The new year is the time at which a new calendar year begins and the calendar's year count increases by one.
Many cultures celebrate the event in some manner and the first day of January is often marked as a national holiday.
In the Gregorian calendar, the most widely used calendar system, New Year occurs on Jan. 1 (New Year's Day). This was also the case both in the old Roman calendar (at least after about 713 BCE) and in the Julian calendar that succeeded it.
Other calendars have been used historically in different parts of the world; some calendars count years numerically, while others do not.
During the Middle Ages in western Europe, while the Julian calendar was still in use, authorities moved New Year's Day variously, depending upon locale, to one of several other days, among them: March 1, March 25, Easter, Sept. 1 and Dec. 25. Beginning in 1582, the adoptions of the Gregorian calendar and changes to the Old Style and New Style dates meant the various local dates for New Year's Day changed to using one fixed date, Jan. 1.
The widespread official adoption of the Gregorian calendar and marking Jan. 1 as the beginning of a new year is almost global now. Regional or local use of other calendars continues, along with the cultural and religious practices that accompany them. In Latin America, various native cultures continue the observation of traditions according to their own calendars. Israel, China, India and other countries, continue to celebrate New Year on different dates.
The most common dates of modern New Year's celebrations are listed below, ordered and grouped by their alignment relative to the Gregorian calendar.
history of new year
In 45 B.C., New Year’s Day is celebrated on January 1 for the first time in history as the Julian calendar takes effect.
Soon after becoming Roman dictator, Julius Caesar decided that the traditional Roman calendar was in dire need of reform. Introduced around the seventh century B.C., the Roman calendar attempted to follow the lunar cycle but frequently fell out of phase with the seasons and had to be corrected. In addition, the pontifices, the Roman body charged with overseeing the calendar, often abused its authority by adding days to extend political terms or interfere with elections.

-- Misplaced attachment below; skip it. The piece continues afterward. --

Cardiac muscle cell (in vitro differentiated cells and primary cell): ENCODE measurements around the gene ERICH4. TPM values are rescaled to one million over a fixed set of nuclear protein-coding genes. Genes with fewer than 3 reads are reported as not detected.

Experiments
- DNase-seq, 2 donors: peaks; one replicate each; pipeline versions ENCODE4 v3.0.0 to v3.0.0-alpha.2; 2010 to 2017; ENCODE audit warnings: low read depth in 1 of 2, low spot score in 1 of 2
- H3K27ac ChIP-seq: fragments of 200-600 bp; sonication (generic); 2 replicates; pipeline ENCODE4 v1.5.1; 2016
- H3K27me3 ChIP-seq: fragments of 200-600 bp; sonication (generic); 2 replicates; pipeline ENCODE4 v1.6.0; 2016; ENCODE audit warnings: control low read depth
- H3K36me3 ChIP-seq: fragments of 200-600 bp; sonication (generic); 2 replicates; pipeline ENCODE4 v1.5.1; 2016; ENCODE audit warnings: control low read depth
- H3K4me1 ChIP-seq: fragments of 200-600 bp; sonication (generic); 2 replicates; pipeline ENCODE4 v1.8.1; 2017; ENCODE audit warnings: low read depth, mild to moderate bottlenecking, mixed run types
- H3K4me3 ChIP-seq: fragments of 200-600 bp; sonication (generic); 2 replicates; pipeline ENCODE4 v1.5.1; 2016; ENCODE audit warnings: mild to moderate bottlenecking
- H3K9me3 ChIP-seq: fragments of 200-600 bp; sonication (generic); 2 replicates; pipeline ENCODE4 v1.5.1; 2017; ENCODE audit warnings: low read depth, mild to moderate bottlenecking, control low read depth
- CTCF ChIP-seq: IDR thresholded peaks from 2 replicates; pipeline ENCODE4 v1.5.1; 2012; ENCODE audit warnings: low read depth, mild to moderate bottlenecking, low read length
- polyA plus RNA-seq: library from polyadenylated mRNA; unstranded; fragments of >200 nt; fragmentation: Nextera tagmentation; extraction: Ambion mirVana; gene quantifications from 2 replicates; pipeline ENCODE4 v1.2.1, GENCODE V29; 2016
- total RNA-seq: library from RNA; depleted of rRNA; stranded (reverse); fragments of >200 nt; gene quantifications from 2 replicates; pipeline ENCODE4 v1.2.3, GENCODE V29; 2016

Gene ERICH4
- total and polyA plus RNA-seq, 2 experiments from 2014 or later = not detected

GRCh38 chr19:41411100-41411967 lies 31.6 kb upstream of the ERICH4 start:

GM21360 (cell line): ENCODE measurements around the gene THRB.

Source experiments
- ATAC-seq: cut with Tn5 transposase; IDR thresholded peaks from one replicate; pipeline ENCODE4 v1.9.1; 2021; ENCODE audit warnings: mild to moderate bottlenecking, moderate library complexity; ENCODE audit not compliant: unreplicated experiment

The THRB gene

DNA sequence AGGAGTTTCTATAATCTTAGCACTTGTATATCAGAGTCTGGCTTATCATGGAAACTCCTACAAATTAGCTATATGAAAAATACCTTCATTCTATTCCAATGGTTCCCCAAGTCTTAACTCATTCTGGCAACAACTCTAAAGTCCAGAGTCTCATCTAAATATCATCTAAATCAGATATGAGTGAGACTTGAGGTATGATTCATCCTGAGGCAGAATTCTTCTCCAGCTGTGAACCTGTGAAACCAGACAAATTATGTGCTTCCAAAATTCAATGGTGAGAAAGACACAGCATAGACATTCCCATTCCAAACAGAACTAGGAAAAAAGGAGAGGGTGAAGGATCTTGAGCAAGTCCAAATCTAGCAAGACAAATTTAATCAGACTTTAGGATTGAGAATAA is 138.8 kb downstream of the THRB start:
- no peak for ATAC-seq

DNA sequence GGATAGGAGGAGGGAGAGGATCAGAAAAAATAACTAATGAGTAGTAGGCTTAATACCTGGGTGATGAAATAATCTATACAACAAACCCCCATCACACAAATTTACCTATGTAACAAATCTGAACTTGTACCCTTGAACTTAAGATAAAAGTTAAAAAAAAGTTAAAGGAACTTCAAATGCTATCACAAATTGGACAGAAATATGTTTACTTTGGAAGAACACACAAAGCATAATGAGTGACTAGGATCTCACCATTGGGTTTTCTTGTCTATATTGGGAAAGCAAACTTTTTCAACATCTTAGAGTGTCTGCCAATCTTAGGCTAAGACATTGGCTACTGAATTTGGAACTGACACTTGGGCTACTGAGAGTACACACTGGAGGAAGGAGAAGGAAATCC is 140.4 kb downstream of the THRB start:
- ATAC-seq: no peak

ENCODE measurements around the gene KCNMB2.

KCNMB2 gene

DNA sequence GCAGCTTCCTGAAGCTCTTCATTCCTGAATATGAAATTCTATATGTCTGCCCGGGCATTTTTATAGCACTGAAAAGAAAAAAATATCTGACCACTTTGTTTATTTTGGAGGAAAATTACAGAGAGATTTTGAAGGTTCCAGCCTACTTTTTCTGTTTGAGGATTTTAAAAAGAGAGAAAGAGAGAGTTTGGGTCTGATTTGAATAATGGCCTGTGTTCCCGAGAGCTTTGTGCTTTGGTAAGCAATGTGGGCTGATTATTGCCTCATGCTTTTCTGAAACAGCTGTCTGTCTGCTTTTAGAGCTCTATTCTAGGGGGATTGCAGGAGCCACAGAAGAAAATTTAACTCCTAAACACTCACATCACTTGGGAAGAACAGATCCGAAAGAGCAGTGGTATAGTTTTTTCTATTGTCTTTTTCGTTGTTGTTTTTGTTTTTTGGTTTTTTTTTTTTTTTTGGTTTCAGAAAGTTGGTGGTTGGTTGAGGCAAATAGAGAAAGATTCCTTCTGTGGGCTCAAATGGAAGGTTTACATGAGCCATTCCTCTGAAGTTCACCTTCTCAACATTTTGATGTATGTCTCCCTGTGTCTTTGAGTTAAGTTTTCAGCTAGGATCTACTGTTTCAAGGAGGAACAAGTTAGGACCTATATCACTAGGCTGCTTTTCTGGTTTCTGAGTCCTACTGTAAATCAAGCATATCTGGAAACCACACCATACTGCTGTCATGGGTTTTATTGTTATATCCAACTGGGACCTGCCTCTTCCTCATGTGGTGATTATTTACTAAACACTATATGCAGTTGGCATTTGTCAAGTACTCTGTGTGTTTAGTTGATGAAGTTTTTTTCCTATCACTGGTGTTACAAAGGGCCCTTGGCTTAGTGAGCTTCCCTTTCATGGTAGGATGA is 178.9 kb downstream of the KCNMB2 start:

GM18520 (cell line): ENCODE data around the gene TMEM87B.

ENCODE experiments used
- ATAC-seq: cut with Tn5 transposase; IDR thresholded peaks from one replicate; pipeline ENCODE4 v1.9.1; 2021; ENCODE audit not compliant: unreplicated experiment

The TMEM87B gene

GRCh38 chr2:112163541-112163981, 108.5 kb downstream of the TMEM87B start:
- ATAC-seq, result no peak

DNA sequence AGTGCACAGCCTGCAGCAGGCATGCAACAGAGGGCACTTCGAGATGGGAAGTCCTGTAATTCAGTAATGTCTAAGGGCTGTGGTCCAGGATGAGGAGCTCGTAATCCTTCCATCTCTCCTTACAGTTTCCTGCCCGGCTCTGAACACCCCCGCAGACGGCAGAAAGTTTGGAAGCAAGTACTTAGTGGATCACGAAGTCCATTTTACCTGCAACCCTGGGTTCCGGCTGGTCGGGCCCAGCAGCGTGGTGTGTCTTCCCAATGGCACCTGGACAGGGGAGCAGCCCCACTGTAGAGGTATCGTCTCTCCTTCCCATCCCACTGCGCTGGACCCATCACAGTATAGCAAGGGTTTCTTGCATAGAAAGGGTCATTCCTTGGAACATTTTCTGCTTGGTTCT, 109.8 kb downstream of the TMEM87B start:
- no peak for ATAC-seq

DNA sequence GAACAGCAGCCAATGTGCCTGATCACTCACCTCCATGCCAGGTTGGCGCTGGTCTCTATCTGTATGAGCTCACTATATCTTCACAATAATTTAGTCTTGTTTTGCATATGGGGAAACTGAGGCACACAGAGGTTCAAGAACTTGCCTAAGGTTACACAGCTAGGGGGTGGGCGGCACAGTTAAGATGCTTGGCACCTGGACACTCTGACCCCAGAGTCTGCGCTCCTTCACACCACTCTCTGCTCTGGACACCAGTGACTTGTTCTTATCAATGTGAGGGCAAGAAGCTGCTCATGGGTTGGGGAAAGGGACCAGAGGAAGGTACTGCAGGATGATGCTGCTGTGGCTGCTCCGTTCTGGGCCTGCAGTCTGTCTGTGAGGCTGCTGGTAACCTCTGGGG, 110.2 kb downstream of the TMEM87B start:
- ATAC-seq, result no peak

In designing his new calendar, Caesar enlisted the aid of Sosigenes, an Alexandrian astronomer, who advised him to do away with the lunar cycle entirely and follow the solar year, as did the Egyptians. The year was calculated to be 365 and 1/4 days, and Caesar added 67 days to 45 B.C., making 46 B.C. begin on January 1, rather than in March. He also decreed that every four years a day be added to February, thus theoretically keeping his calendar from falling out of step. Shortly before his assassination in 44 B.C., he changed the name of the month Quintilis to Julius (July) after himself. Later, the month of Sextilis was renamed Augustus (August) after his successor.
Celebration of New Year’s Day in January fell out of practice during the Middle Ages, and even those who strictly adhered to the Julian calendar did not observe the New Year exactly on January 1. The reason for the latter was that Caesar and Sosigenes failed to calculate the correct value for the solar year as 365.242199 days, not 365.25 days. Thus, an 11-minute-a-year error added seven days by the year 1000, and 10 days by the mid-15th century.
The Roman church became aware of this problem, and in the 1570s Pope Gregory XIII commissioned Jesuit astronomer Christopher Clavius to come up with a new calendar. In 1582, the Gregorian calendar was implemented, omitting 10 days for that year and establishing the new rule that only one of every four centennial years should be a leap year. Since then, people around the world have gathered en masse on January 1 to celebrate the precise arrival of the New Year.